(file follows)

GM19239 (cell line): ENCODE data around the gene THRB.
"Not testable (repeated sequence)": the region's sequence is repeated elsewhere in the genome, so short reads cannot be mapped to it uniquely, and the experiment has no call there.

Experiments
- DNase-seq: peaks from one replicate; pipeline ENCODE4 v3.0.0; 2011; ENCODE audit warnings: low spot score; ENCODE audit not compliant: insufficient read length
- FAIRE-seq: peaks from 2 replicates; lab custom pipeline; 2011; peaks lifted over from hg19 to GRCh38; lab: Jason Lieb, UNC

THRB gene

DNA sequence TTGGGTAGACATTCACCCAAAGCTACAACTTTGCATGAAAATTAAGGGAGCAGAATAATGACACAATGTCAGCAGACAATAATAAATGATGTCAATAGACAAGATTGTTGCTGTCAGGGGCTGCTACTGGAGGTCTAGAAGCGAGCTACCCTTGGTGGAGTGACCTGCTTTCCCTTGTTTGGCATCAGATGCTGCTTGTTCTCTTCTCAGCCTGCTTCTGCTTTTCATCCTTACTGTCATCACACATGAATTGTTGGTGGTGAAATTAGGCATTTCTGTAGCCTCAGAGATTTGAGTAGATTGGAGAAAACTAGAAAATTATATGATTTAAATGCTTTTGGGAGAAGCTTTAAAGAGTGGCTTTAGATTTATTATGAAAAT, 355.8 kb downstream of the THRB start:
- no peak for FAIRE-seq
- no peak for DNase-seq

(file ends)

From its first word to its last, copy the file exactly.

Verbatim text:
GM19239 (cell line): ENCODE data around the gene THRB.
"Not testable (repeated sequence)": the region's sequence is repeated elsewhere in the genome, so short reads cannot be mapped to it uniquely, and the experiment has no call there.

Experiments
- DNase-seq: peaks from one replicate; pipeline ENCODE4 v3.0.0; 2011; ENCODE audit warnings: low spot score; ENCODE audit not compliant: insufficient read length
- FAIRE-seq: peaks from 2 replicates; lab custom pipeline; 2011; peaks lifted over from hg19 to GRCh38; lab: Jason Lieb, UNC

THRB gene

DNA sequence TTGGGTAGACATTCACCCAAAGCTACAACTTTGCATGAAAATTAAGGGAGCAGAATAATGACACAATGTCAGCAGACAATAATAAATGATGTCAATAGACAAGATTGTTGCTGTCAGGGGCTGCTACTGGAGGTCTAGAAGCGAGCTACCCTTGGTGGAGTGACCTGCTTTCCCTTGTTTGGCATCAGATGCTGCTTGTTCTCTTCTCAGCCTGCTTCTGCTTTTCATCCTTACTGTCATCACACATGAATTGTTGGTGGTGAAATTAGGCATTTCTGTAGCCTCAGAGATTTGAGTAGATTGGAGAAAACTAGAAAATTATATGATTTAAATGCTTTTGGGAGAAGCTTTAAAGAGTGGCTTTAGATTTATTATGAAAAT, 355.8 kb downstream of the THRB start:
- no peak for FAIRE-seq
- no peak for DNase-seq